“Gender inequality is reflected in traditional ideas about the roles of women and men…We can include intersex men and transmen who may get pregnant by saying ‘pregnant people’ instead of ‘expectant mothers’.”

In an introduction to the guide on the BMA’s website, senior executive Dr Anthea Mowat wrote: ‘I would encourage you all to read and share this guide, and think about how you can apply it in your day-to-day work. This is a time where we need to come together to support and protect our colleagues and our patients.’

Conservative MP Philip Davies described the guidance as ‘completely ridiculous’: “If you can’t call a pregnant woman an expectant mother, then what is the world coming to?'”

Women’s rights campaigner Laura Perrins was equally critical of the document:

‘As every doctor knows only females can have children. To say otherwise is offensive and dangerous. This will offend women up and down the country, and is an example of the majority of women being insulted for a tiny minority of people.’

The BMA controversy comes just weeks after British media outlets reported the ‘first male pregnancy’, involving a transgender who halted her gender transition to being a male so that she could have a child.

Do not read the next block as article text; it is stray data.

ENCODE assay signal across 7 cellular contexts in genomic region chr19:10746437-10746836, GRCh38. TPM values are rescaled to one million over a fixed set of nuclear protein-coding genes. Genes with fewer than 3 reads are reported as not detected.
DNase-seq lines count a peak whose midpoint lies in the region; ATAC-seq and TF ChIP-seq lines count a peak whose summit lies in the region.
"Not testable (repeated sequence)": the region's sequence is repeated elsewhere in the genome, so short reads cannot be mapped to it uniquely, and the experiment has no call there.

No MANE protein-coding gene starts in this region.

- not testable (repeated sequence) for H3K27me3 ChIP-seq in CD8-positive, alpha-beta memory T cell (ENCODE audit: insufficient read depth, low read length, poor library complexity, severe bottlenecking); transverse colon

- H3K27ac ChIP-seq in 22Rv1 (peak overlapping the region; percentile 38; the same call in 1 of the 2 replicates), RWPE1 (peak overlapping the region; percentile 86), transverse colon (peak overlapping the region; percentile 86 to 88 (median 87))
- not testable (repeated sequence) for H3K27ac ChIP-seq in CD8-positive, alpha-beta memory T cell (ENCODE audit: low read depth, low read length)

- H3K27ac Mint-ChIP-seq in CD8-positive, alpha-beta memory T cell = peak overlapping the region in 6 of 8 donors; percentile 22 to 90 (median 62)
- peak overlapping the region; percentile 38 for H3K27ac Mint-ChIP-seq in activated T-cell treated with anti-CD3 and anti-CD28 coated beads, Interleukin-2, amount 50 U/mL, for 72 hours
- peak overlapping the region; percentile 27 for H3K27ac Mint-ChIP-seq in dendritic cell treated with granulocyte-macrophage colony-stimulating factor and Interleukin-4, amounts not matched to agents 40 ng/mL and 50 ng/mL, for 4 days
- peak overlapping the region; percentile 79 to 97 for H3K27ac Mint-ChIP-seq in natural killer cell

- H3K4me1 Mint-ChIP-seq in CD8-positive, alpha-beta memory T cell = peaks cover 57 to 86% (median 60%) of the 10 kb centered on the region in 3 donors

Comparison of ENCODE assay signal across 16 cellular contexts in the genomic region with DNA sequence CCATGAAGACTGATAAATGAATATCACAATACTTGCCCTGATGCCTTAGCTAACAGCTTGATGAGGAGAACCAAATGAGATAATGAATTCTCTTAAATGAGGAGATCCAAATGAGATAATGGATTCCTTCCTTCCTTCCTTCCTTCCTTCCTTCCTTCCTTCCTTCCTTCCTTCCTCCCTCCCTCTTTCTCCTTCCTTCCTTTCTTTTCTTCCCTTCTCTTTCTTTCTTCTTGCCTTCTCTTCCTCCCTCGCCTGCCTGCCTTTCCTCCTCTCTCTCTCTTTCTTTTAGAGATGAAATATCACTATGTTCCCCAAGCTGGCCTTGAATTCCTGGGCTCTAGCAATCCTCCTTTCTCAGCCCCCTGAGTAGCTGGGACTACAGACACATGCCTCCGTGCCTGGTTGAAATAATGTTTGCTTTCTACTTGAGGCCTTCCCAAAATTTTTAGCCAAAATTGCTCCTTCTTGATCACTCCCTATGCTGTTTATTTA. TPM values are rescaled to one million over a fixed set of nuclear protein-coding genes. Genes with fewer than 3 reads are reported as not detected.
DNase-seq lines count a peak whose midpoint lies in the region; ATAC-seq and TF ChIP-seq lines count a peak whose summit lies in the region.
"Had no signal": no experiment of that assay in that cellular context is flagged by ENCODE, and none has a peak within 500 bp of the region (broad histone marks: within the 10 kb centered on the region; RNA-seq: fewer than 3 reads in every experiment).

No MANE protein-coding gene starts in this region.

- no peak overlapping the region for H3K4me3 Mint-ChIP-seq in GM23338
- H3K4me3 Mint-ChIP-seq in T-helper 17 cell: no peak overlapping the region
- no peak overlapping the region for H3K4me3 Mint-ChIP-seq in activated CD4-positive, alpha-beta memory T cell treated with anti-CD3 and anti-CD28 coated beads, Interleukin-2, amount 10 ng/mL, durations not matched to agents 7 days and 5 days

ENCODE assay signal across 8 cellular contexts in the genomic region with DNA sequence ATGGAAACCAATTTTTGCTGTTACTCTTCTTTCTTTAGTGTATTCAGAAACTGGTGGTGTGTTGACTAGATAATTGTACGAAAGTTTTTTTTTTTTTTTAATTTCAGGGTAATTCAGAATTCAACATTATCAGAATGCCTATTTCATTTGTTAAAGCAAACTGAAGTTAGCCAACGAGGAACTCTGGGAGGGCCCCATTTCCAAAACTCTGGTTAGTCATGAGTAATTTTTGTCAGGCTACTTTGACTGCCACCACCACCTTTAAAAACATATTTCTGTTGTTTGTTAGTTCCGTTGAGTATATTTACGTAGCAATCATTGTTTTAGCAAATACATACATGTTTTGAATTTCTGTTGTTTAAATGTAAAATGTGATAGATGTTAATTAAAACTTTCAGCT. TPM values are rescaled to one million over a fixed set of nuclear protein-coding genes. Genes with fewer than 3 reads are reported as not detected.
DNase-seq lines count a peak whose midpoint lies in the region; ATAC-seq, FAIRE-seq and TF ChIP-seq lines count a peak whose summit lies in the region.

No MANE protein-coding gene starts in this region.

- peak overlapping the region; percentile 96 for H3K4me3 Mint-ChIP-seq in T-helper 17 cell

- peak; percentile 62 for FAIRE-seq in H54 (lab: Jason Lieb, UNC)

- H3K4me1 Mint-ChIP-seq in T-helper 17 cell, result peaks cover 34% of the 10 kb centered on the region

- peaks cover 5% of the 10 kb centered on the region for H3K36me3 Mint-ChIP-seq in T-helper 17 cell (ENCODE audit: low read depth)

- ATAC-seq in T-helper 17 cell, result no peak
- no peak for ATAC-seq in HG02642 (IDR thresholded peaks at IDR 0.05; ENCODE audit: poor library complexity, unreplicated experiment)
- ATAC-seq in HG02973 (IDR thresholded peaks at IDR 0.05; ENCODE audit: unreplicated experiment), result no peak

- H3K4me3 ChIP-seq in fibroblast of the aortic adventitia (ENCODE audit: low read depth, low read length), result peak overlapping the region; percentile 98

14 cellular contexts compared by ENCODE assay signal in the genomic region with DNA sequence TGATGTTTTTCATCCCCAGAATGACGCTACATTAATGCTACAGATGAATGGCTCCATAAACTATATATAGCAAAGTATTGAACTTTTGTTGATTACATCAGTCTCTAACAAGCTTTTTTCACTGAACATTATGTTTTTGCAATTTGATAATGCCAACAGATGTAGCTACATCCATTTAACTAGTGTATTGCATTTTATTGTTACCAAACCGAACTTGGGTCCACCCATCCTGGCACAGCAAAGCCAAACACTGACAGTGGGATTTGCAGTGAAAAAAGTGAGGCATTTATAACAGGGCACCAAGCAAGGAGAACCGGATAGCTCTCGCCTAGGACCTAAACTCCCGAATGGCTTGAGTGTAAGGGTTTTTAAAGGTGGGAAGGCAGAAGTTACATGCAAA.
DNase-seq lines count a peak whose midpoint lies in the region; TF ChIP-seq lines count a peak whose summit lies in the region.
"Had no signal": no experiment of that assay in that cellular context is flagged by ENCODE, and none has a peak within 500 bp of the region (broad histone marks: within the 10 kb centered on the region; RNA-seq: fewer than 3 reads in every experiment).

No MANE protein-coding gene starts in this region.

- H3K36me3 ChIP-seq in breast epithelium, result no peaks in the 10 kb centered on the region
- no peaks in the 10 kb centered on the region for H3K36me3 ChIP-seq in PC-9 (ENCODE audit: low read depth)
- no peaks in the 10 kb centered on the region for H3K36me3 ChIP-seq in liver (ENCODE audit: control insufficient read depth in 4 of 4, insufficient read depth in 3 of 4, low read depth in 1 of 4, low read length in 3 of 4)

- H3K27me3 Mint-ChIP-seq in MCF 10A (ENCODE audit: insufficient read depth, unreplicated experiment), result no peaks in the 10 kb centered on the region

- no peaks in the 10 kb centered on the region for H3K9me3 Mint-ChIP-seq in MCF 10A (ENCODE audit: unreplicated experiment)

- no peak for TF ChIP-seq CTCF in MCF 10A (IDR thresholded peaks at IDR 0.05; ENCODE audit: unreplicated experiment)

Doctors told not to call pregnant women "mothers"This article is published by Xavier Symons and BioEdge under a Creative Commons licence. You may republish it or translate it free of charge with attribution for non-commercial purposes following these guidelines. If you teach at a university we ask that your department make a donation to BioEdge. Commercial media must contact BioEdge for permission and fees.


Nurses Cannot be Good Catholics

BMJ Blogs

John Olusegun Adenitire

It seems that if you are a nurse you cannot be a good Catholic.  Or, better: if you want to work as a nurse then you might have to give up some of your religious beliefs.  A relatively recent decision of the UK Supreme Court, the highest court in the country, seems to suggest so.  In a legal decision that made it into the general press (see here), the Supreme Court decided that two Catholic midwives could not refuse to undertake administrative and supervisory tasks connected to the provision of abortions.

To be sure, no one asked the nurses to directly assist in the provision of abortions.  The Abortion Act 1967 says that “No person shall be under any duty … to participate in any treatment authorised by this Act to which he has a conscientious objection.”  The Nurses argued that this provision of the Act should be understood widely.  Not only should they be allowed to refuse to directly assist in abortion services: they should also be entitled to refuse to undertake managerial and supervisory tasks if those were linked to abortion services.  The nurses’ employer was not impressed; neither was the Supreme Court which ruled that the possibility to conscientiously object only related to a ‘hands-on’ capacity in the provision of abortion services. . . [Full text]